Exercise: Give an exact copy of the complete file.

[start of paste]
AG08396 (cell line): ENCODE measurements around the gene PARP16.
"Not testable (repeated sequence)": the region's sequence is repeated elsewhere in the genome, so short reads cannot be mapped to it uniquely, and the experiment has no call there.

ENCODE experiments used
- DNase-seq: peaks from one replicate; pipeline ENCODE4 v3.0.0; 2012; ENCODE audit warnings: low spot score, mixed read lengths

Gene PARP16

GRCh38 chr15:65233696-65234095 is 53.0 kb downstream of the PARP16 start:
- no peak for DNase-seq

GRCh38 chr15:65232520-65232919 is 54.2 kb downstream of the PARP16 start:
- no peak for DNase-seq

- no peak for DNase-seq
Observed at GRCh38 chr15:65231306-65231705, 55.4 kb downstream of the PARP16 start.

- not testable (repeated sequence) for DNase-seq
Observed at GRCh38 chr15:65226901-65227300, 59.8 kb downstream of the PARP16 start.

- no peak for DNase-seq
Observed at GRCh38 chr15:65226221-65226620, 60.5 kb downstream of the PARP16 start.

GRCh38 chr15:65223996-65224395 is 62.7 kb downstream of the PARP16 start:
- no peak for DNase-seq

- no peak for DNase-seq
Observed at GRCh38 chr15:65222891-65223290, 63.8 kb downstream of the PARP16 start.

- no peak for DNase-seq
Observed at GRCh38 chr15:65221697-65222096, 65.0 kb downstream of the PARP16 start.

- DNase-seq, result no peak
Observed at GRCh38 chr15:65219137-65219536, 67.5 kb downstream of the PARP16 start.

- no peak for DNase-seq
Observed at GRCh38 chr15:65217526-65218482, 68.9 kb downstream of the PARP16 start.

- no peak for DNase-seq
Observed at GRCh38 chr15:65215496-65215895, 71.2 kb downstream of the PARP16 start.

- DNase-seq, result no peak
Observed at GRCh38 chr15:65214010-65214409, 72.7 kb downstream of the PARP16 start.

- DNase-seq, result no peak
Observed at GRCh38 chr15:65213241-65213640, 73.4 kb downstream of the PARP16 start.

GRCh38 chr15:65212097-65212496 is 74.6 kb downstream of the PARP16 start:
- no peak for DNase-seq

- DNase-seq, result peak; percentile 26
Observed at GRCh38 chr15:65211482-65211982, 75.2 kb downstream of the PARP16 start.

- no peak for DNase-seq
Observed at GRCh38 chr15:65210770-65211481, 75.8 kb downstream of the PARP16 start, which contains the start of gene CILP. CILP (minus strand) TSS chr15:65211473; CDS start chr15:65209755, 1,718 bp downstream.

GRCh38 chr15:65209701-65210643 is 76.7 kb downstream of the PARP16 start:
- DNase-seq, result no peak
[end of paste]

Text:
AG08396 (cell line): ENCODE measurements around the gene PARP16.
"Not testable (repeated sequence)": the region's sequence is repeated elsewhere in the genome, so short reads cannot be mapped to it uniquely, and the experiment has no call there.

ENCODE experiments used
- DNase-seq: peaks from one replicate; pipeline ENCODE4 v3.0.0; 2012; ENCODE audit warnings: low spot score, mixed read lengths

Gene PARP16

GRCh38 chr15:65233696-65234095 is 53.0 kb downstream of the PARP16 start:
- no peak for DNase-seq

GRCh38 chr15:65232520-65232919 is 54.2 kb downstream of the PARP16 start:
- no peak for DNase-seq

- no peak for DNase-seq
Observed at GRCh38 chr15:65231306-65231705, 55.4 kb downstream of the PARP16 start.

- not testable (repeated sequence) for DNase-seq
Observed at GRCh38 chr15:65226901-65227300, 59.8 kb downstream of the PARP16 start.

- no peak for DNase-seq
Observed at GRCh38 chr15:65226221-65226620, 60.5 kb downstream of the PARP16 start.

GRCh38 chr15:65223996-65224395 is 62.7 kb downstream of the PARP16 start:
- no peak for DNase-seq

- no peak for DNase-seq
Observed at GRCh38 chr15:65222891-65223290, 63.8 kb downstream of the PARP16 start.

- no peak for DNase-seq
Observed at GRCh38 chr15:65221697-65222096, 65.0 kb downstream of the PARP16 start.

- DNase-seq, result no peak
Observed at GRCh38 chr15:65219137-65219536, 67.5 kb downstream of the PARP16 start.

- no peak for DNase-seq
Observed at GRCh38 chr15:65217526-65218482, 68.9 kb downstream of the PARP16 start.

- no peak for DNase-seq
Observed at GRCh38 chr15:65215496-65215895, 71.2 kb downstream of the PARP16 start.

- DNase-seq, result no peak
Observed at GRCh38 chr15:65214010-65214409, 72.7 kb downstream of the PARP16 start.

- DNase-seq, result no peak
Observed at GRCh38 chr15:65213241-65213640, 73.4 kb downstream of the PARP16 start.

GRCh38 chr15:65212097-65212496 is 74.6 kb downstream of the PARP16 start:
- no peak for DNase-seq

- DNase-seq, result peak; percentile 26
Observed at GRCh38 chr15:65211482-65211982, 75.2 kb downstream of the PARP16 start.

- no peak for DNase-seq
Observed at GRCh38 chr15:65210770-65211481, 75.8 kb downstream of the PARP16 start, which contains the start of gene CILP. CILP (minus strand) TSS chr15:65211473; CDS start chr15:65209755, 1,718 bp downstream.

GRCh38 chr15:65209701-65210643 is 76.7 kb downstream of the PARP16 start:
- DNase-seq, result no peak